Moore was well known for the cavalier way in which he misspelt the names even of his own genera and this extended to his own name. Troyer lists 15 alternative styles of address used by or attributed to Moore including several as Salvin-Moore or even Moore-Salvin.
Troyer lists 71 publications and presentations to Societies by Moore, all produced within the 17 years spanned by his scientific career. Unquestionably his main claim to fame is as co-publisher with Farmer of the term ‘meiosis’ for the process of reduction-division resulting in chromosome reduction. Initially this was spelt ‘maiosis’ although the Greek origin was clearly indicated and after a good deal of criticism from continental writers the correct orthography was adapted. He was also responsible for the term ‘synapsis’, still in use – or rather first used it as a biological term in 1892 (according to the QED which also states it had been used in 1654 with its ordinary Greek meaning of connection). I have selected from Troyer’s list all the publications dealing with molluscs.
List of molluscs described from material collected by J.E.S. Moore in Lake Tanganyika
Paramelania iridescens (J.E.S. Moore)
Paramelania iridescens (J.E.S. Moore)
I am grateful to F. Naggs for pointing out that the above types are in the general collection at the British Museum (Nat. Hist.)
Anyone wanting to know more about J.E.S. Moore must refer to Troyer’s excellent paper which deals exhaustively with his work and also his attitude to the native inhabitants of Africa giving illuminating quotations in numerous notes; Troyer discussed why Moore should have suddenly given up his work – most unusual in a biologist – but could offer no solution and it is unlikely we shall ever know.
Notes on dates of publications
Reference Moore 1899c listed above appeared in Troyer as 1898c but that part of Proc. malac. Soc. is dated March 1899. I have rechecked the order of 1898b and 1898d given by Pilsbry – Proc. R. Soc. 62; the part containing Moore’s paper was issued on March 29 1898, the date being given on the original cover and was received at the BM(NH) library on 1 April 1898, whereas the part of Q. Jl. microscop. Sci. 41 with the 1898d paper was not received at the BM until 16 April. There is no actual description of species in the Proc. R. Soc. paper but they are figured and article 12(b)(7) of the International Code makes clear the names are available even though accompanied merely by figures of the species. It is fortunate that the Proc. R. Soc. paper appeared first and is acceptable since in the Q. Jl. microscop. Sci. paper the genus Bathanalia is misspelt Batanalia; if that had been earlier an emendation to the now accepted and etymologically correct name would have to have been made.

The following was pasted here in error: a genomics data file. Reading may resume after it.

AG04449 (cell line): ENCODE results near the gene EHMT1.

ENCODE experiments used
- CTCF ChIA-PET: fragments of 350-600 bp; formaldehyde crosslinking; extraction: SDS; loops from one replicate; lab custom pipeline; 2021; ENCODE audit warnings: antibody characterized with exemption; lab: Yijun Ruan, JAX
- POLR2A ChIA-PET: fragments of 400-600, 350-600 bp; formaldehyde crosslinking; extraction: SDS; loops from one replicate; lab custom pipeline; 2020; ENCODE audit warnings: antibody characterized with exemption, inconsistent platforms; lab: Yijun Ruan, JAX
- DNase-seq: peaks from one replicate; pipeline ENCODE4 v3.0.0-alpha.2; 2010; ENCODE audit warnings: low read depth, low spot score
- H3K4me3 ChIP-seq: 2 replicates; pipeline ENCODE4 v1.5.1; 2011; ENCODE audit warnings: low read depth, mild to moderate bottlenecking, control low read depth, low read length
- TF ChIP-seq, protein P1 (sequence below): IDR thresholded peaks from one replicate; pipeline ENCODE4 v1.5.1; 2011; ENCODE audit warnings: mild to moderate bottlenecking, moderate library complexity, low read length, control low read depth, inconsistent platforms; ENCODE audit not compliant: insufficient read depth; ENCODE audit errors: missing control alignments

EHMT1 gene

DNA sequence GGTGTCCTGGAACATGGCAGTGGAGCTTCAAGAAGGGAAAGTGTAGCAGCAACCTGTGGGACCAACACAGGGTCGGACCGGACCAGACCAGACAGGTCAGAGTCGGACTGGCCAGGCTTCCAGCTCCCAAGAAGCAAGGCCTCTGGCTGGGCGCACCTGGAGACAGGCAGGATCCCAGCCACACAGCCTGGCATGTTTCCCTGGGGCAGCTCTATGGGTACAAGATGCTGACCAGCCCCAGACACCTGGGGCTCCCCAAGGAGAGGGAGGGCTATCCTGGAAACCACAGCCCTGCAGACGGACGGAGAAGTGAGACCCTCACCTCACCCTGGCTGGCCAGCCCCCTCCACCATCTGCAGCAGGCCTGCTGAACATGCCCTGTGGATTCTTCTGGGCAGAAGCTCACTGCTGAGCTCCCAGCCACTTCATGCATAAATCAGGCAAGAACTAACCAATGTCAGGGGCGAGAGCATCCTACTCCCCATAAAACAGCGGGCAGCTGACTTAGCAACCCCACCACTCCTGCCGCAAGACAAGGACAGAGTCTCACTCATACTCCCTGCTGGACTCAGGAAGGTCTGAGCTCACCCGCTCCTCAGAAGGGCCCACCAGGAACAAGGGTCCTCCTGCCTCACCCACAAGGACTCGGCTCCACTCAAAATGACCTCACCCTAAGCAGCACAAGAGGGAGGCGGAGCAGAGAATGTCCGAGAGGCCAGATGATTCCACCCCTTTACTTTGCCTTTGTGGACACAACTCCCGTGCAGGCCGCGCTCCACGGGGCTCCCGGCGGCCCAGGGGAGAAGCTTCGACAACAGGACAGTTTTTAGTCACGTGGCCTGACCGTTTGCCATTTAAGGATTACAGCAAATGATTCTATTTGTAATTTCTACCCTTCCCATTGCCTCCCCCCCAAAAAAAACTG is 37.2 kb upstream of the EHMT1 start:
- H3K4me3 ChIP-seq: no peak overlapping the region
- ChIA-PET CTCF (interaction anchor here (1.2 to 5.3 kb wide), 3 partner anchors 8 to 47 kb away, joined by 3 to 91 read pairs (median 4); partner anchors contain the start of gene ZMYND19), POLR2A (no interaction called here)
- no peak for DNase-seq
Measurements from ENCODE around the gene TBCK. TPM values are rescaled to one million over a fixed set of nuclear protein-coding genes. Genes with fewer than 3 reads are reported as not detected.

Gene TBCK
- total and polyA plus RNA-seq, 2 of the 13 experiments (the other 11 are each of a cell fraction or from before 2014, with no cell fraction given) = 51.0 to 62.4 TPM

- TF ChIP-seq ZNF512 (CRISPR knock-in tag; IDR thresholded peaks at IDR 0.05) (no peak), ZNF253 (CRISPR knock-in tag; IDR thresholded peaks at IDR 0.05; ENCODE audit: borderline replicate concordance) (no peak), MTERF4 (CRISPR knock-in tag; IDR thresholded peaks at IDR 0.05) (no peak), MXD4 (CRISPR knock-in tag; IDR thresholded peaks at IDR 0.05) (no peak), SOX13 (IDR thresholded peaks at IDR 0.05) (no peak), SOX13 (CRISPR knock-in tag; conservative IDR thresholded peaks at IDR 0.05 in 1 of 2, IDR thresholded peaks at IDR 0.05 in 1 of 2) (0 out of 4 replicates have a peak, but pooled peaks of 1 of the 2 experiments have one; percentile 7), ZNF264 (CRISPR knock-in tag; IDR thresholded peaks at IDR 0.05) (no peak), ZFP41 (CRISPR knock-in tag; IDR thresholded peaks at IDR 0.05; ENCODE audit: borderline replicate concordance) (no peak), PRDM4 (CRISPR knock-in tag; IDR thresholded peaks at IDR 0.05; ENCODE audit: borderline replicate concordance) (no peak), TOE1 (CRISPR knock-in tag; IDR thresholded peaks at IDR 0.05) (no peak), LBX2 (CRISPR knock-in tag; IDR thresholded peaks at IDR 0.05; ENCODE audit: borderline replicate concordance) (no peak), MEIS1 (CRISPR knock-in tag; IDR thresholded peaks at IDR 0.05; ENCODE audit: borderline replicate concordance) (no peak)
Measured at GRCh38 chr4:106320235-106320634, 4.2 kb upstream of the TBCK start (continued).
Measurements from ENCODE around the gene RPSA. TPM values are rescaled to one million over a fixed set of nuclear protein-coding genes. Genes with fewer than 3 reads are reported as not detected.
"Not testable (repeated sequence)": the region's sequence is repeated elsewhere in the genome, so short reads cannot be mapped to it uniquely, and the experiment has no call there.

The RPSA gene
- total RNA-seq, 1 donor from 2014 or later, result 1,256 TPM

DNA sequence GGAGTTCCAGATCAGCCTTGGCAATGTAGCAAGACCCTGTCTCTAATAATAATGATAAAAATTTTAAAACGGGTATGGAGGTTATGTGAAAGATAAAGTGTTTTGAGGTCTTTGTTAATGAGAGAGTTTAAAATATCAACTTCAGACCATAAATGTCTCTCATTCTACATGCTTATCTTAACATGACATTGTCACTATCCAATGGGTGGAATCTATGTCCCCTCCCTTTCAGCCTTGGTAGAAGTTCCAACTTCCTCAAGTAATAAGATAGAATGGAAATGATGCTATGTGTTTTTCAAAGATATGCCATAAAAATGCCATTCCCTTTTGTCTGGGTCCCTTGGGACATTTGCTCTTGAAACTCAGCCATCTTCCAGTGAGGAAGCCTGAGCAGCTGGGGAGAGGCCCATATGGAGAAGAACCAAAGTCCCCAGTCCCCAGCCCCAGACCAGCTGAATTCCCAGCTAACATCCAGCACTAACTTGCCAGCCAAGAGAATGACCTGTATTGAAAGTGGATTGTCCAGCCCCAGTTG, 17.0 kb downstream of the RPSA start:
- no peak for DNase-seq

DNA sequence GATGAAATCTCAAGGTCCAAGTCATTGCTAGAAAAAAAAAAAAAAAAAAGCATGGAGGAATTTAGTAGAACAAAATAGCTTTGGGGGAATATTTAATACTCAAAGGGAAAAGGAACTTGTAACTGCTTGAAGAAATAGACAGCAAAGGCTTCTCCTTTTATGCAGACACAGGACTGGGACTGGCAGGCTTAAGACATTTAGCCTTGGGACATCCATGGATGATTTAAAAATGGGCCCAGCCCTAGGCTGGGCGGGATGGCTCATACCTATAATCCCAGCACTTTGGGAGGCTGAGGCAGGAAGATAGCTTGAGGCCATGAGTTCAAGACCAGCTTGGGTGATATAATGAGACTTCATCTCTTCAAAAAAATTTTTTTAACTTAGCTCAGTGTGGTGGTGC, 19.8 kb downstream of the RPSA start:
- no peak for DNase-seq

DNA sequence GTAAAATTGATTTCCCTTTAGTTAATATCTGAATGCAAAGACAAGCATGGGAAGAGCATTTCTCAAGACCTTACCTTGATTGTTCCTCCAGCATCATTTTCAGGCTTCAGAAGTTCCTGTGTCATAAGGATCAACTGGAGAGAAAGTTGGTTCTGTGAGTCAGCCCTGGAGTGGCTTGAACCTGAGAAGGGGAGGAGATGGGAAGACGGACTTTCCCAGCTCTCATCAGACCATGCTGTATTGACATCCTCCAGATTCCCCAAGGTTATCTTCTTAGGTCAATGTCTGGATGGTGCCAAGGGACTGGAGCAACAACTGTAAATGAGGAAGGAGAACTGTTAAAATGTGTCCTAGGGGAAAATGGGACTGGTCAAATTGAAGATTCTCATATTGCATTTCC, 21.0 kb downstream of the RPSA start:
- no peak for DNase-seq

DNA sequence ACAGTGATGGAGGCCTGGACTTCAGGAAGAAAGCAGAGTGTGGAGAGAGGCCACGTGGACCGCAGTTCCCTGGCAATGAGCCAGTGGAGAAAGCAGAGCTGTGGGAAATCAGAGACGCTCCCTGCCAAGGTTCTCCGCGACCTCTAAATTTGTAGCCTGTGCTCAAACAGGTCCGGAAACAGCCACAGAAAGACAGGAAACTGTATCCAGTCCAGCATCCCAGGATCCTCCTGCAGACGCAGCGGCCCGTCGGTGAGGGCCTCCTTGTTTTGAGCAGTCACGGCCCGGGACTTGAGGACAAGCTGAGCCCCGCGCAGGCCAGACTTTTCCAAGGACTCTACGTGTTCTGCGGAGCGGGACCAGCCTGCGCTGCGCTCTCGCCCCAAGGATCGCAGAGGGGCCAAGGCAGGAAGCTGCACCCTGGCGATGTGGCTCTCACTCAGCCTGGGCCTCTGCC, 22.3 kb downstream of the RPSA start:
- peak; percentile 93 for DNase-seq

Addenda to Collectors in East Africa No. 20
I have recently been sorting through about 25 years’ correspondence and finding many items I had forgotten about. One of these concerns J.E.S. Moore. Mrs N. McMillan pointed out to me that there was material from Lake Tanganyika in Liverpool Museum. Particularly interesting is material of Bythoceras minor with Fulton labels stating ‘e Smith Coll.’ and ‘1924’. This surely cannot refer to Edgar Smith who being a Museum employee would not have had a personal collection. Smith retired in 1913 but continued to have a room in the Museum until his death in 1916. There is similar material of Bythoceras iridescens and it is possible all these are syntypes. Other material at Liverpool is Tiphobia horei E.A. Sm. probably from the Salisbury Collection labelled as having been presented by Dr Günther (1830–1914) (Keeper of Zoology 1875–95) (possibly a syntype), Limnotrochus kirkii E.A. Sm. (i.e. Chytra kirkii) collected by Moore from the Stelfox collection, Tanganyicia rufofilosa E.A. Sm. collected by Moore, also from the Stelfox collection and further material of the same species from the Salisbury collection via the Dupuis collection. Mrs Rosena Down, Department of Biology, University College, London, suggested to me that some Imperial College material had been sent to the National Museum of Wales, and Dr M.B. Seddon, in answer to my enquiry, pointed out that there is a single shell of Bythoceras minor in the Melvill-Tomlin collection. Tomlin’s label gives the locality Tanganyika and the origin of the material is given as ‘Brit. Mus’. There are also six specimens of Bythoceras iridescens labelled by Tomlin but with no source indicated. All these specimens could be syntypes. Whether Moore sold some of his collection or gave some away is not known but it certainly did not all go to the BM.
J.E.S. Moore (The Tanganyika Problem: 130 (1903)) mentions only Planorbis sudanicus from Lake Edward which could not be confused with Biomphalaria smithi. It is curious that he did not deal with this species himself, or at least mention it. It also seems clear that Smith passed the material on to Preston to deal with.